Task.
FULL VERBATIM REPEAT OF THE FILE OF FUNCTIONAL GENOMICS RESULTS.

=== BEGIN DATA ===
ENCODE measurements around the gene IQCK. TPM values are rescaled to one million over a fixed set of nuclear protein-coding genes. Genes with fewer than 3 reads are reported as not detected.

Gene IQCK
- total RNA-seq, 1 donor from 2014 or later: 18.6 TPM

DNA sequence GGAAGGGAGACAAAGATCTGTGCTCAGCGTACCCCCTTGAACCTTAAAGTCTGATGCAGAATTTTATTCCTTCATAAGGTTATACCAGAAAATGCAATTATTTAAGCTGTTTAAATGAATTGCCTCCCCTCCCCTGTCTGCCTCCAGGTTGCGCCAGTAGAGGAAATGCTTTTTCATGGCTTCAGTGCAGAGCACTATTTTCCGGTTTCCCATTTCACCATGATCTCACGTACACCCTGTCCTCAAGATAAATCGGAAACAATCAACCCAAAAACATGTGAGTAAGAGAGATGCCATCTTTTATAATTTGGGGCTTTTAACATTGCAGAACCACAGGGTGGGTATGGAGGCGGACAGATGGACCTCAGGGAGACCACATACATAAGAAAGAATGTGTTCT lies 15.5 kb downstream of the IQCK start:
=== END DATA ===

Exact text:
ENCODE measurements around the gene IQCK. TPM values are rescaled to one million over a fixed set of nuclear protein-coding genes. Genes with fewer than 3 reads are reported as not detected.

Gene IQCK
- total RNA-seq, 1 donor from 2014 or later: 18.6 TPM

DNA sequence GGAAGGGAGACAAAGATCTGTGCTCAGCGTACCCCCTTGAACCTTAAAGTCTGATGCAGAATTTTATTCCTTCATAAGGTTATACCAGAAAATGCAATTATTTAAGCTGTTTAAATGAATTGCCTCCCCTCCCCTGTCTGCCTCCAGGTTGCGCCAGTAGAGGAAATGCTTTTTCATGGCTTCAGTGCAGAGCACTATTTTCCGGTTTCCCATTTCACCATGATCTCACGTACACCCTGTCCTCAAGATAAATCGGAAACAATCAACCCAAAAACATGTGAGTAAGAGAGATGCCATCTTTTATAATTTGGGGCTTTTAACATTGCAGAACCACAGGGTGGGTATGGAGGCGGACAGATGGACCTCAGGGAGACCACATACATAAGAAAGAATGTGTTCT lies 15.5 kb downstream of the IQCK start: